In watching the Bruins play last weekend, the lack of offense in the three games against USF was very noticeable. However, since three games is a very small sample space I wanted to look at a much larger database. In looking at the top 20 teams in the National Collegiate Baseball Writers Poll so far this year, according to my calculations they have a total of 51 home runs this year in 82 games. This is an average of .621 home runs per game. No team in the top 20 has more than 7 home runs except for Oklahoma who had 11 in beating up on William & Mary and Arkansas Pine Bluff. If you remove Oklahoma from the equation the other top 19 teams had 40 home runs in 76 games or .526 home runs per game. Last year teams had an average of .94 home runs per game so this is a substantial drop off, especially when you consider the comparison is between a top 20 team for 2011 vs. just the average Division I team for 2010.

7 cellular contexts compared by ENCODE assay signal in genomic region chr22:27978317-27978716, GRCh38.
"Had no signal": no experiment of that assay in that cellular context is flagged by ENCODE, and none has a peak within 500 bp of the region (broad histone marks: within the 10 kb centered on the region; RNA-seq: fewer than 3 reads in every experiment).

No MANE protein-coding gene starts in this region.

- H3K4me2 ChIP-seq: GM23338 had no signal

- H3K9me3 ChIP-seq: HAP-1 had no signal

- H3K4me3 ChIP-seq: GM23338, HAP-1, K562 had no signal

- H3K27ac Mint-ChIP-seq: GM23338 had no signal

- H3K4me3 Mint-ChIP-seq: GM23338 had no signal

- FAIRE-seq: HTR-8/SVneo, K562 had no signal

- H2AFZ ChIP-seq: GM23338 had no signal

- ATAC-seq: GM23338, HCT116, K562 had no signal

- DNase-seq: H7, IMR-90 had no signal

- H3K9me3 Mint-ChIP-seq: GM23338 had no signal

Batting average has also been negatively impacted in 2011, although not as much as the home run totals. The average top 20 team is hitting .314 in 2011. If you again remove the Sooners from the equation the other 19 of the top 20 teams are hitting an aggregate of .306. Last year an average NCAA Division I team hit .305. In essence with the new bats a top 20 team in 2011 is hitting the same as a mediocre team did in 2010.
Perhaps some of the lower offensive statistics can be explained by the weather. Presumably as the weather heats up so will the offenses to some degree. However, it appears that after trying for years to return offensive statistics in college baseball to those of the days of wood bats in the 1960's, the NCAA may have finally succeeded in 2011. It will be interesting to see how the reduced offensive numbers affects the games popularity among its fanbase.